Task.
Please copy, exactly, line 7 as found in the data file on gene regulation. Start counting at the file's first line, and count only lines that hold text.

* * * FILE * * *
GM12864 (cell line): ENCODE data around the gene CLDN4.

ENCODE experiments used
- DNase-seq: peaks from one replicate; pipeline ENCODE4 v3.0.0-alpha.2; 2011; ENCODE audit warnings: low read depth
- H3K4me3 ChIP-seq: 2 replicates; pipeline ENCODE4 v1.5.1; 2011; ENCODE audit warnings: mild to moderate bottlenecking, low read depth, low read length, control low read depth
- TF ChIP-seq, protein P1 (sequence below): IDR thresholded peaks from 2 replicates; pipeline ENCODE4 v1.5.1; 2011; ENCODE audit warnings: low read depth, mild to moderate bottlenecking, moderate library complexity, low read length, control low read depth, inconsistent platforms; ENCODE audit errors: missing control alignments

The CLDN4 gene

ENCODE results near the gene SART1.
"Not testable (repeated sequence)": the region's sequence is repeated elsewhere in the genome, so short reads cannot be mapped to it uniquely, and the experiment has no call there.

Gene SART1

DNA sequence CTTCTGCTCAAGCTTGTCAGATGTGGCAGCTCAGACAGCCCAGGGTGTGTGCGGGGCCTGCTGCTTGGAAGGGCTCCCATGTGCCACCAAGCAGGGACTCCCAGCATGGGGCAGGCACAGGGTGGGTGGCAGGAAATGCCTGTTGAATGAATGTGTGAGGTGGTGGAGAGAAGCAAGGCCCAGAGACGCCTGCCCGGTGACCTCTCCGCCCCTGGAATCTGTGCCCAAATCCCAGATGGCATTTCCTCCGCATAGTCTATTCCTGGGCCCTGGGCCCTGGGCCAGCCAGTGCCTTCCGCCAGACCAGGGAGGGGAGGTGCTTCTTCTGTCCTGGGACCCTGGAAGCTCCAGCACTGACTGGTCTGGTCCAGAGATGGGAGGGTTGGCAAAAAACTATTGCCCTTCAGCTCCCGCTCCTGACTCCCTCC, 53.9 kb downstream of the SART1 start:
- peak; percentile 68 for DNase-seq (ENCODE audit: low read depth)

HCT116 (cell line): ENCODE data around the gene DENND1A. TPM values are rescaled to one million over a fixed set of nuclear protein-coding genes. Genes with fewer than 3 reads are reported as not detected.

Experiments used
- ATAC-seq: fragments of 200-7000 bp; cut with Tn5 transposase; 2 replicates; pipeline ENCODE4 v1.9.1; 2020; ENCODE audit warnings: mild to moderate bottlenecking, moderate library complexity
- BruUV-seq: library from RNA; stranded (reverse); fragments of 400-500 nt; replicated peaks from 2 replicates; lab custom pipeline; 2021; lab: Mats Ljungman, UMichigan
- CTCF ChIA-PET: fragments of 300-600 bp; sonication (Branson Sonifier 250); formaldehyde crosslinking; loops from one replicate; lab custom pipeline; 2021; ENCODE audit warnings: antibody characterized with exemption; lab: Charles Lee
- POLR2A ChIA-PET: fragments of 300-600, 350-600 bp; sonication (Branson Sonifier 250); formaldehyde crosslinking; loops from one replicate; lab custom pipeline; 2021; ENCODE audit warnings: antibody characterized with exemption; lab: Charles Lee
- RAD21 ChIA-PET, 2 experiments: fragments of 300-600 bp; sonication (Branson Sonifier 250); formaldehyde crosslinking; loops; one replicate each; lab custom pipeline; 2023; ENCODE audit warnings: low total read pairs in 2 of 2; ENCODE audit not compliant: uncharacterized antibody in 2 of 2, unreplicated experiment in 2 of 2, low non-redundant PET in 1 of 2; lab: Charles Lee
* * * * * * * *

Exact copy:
ENCODE results near the gene SART1.